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feedback requested on idea: method of restricting LAN use of app

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  • feedback requested on idea: method of restricting LAN use of app

    I just had an idea, Id like some critical feedback on it... basically, i want my program to have two license options - single user, and multi-user... if its a single-user license, then only one computer in the LAN should be able to run my program.
    Here is my idea on one way of possibly enforcing a single-user license so that only one computer in the LAN can have my program installed...

    All Windows machines as far as I know have two 'public network fields' - a computername, and a description.
    When my app launches (single-user license), it should make sure that the last character in its local description field is set to chr$(160), which is a visually space character, but not the real space character. Then, it should get a list of machines in the LAN (im sure theres already code posted to do that), and then grab the description field for each one also. If any of the computers have chr$(160) at the end of their description, then your program can tell that another copy of your program is installed on another computer. Obviously your uninstall program should remove the 160 character from the end.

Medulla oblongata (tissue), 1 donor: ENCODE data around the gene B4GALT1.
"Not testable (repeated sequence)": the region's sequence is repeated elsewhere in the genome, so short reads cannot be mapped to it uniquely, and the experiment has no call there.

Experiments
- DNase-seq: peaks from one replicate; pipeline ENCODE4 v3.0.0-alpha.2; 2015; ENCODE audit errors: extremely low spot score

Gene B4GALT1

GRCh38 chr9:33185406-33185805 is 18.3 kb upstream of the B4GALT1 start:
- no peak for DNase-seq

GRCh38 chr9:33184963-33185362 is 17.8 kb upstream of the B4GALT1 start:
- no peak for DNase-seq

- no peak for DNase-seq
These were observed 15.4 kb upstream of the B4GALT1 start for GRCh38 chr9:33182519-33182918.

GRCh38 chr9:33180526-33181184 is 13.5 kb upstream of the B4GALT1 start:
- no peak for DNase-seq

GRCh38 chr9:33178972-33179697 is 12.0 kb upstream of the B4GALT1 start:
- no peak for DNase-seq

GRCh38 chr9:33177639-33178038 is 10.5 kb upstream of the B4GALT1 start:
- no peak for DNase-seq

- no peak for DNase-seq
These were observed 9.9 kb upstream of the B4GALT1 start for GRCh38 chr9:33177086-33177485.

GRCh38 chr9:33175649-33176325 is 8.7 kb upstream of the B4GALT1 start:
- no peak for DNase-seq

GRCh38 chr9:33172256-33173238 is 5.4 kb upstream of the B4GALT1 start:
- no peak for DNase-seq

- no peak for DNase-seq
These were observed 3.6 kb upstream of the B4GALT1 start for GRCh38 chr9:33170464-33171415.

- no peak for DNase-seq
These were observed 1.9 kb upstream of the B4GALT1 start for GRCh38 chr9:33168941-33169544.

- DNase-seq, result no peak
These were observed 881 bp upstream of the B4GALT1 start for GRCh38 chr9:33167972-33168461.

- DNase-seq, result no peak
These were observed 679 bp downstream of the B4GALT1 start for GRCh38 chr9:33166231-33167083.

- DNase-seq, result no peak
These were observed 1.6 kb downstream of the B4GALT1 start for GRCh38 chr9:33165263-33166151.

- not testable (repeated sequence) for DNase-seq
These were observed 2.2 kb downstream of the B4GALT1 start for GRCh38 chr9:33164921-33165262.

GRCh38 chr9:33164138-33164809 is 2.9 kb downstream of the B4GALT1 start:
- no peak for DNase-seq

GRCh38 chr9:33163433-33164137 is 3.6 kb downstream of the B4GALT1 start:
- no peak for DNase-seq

Any thoughts on this? I wouldnt want to ever modify the computername field, but appending chr$(160) to the description field seems harmless enough.. ?


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  • #2
    Wayne,

    what if the WINS server isn't running or they disable NetBios Names?

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    -Greg
    -Greg
    [email protected]
    MCP,MCSA,MCSE,MCSD

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    • #3
      What if my killer application has the same "harmless" license restriction idea of changing "computername" by appending a character?

      I guess then it depends on whose application loads first, huh?

      Why not just open some file on the server for exclusive use if single user, shared use if multi-user?

      Better yet, you should enforce restrictions the old-fashioned way: by offering quality products with good service at a fair price. Then all your customers will be happy to honor license restrictions.

      Note: I only sell business-to-business; this may not work for consumer software.

      MCM


      Michael Mattias
      Tal Systems (retired)
      Port Washington WI USA
      [email protected]
      http://www.talsystems.com

      Comment


      • #4
        Wayne,

        an easy way is a broadcast to your subnet.
        Will only work if IP is bound to your network card.

        The MS way are DCOM DLL's. They can replicate all over the net
        "infecting" every reachable PC and will work with any
        protocol ( netBui, IPX, IP ).

        Hard to say which one is better. You should use broadcast for